Tech’s prestigious Olympic history has been the subject of a great deal of yellow jacket pride since the 1996 Centennial Olympic Games. Every day students have the opportunity to work out where some of the world’s greatest athletes made history. Most students know Tech’s Olympic history to be closely tied to swimming and diving, as McAuley Aquatic Center was an Olympic competition venue and was used to host the sendoff celebration for the 2016 U.S. Olympic diving team.
Men’s Golf is returning to the Olympic Games after 112 years, and Tech alum, Matt Kuchar is grateful for the chance to bring home a historic gold.
The 2016 Summer Olympic Games in Rio are historically significant for golfers and golf fans, but that hasn’t prevented them from getting off to an anxious start. Athletes and coaches alike have voiced concerns about their personal health and safety, as well as the health and safety of their families.
Many of the world’s top golfers have withdrawn from the games in response to these concerns, specifically the possibility of being affected by the outbreaks of zika virus in the area. Even with a large amount of withdrawals, eight of the Olympic golfers competing this summer are ranked in the top fifteen in the world. However, when Jordan Spieth, ranked third in the world, withdrew halfway through this summer, Tech gained Olympic representation when Tech graduate Matt Kuchar stepped up to take his place.
Kuchar graduated from Tech in 2000 with a management degree and a rising professional golf career. Since graduating Kuchar has competed in more than three hundred PGA events and earned at least seven PGA Tour victories. This year Kuchar competed with a 69.674 scoring average and has continued to maintain his position as one of the top 17 golfers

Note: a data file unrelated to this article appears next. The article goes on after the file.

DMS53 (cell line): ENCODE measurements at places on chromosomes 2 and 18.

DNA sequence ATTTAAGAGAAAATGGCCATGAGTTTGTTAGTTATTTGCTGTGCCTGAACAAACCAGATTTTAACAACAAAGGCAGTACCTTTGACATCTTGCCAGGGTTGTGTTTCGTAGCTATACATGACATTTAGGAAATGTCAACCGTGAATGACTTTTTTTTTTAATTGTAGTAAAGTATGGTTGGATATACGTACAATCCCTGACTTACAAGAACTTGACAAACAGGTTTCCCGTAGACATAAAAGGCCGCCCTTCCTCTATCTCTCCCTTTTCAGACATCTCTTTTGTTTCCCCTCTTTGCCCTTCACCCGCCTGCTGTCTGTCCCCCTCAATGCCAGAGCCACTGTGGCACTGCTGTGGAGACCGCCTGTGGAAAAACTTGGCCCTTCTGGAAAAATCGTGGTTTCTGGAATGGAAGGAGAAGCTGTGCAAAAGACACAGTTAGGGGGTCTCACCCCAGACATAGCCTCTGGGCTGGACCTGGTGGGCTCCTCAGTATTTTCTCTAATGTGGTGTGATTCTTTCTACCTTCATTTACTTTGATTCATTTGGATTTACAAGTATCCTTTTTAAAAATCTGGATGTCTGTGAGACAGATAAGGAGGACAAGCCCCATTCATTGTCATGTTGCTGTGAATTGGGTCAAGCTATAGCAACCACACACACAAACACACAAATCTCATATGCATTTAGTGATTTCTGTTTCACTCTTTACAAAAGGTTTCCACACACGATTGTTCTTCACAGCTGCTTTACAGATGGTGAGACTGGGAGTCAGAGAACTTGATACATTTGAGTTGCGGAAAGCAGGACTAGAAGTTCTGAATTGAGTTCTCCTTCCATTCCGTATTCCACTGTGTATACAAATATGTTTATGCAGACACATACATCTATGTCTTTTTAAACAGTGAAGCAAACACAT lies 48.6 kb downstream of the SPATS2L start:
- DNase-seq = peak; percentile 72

in the world.
American golfers make up a large chunk of the top 15 golfers worldwide earning them four spots to compete in the summer Olympics this year. Kuchar was open about his desire to represent the U.S. at the Olympic Games, but even after Spieth officially withdrew, there was no guarantee that Kuchar would take the spot.
In order to assure that the open spot was his, Kuchar had to move further up the roster of the top seventeen golfers in the world. The Olympic Games were only a month off, and Kuchar only had a few opportunities to prove himself before the U.S. golf team headed to Rio.
Kuchar handled the pressure well and moved up two spots, to No.15, in the Official World Golf Rankings at the WGC-Bridgestone Invitational after tying for third place with a 12-foot birdie putt at the 72nd hole.
The week before the British Open, the rosters for the Olympic Golf teams were finalized. Matt Kuchar will be competing with Bubba Watson (No. 6), Rickie Fowler (No. 7) and Patrick Reed (No. 14) on the men’s team for the opportunity to make Olympic history. All four U.S. men’s golfers are therefore ranked in the top 15 in the world.
The PGA Championship will take place before the start of the Olympic Games. The golfer’s that aren’t competing in the 2016 Summer Olympics have the opportunity to get in a little extra training before the FedEx Cup and the Ryder Cup that will take place this fall.
Kuchar and his team mates will have to put up with packed fall competition schedules, but welcome the opportunity to represent the U.S. in the Rio Summer Olympic Games.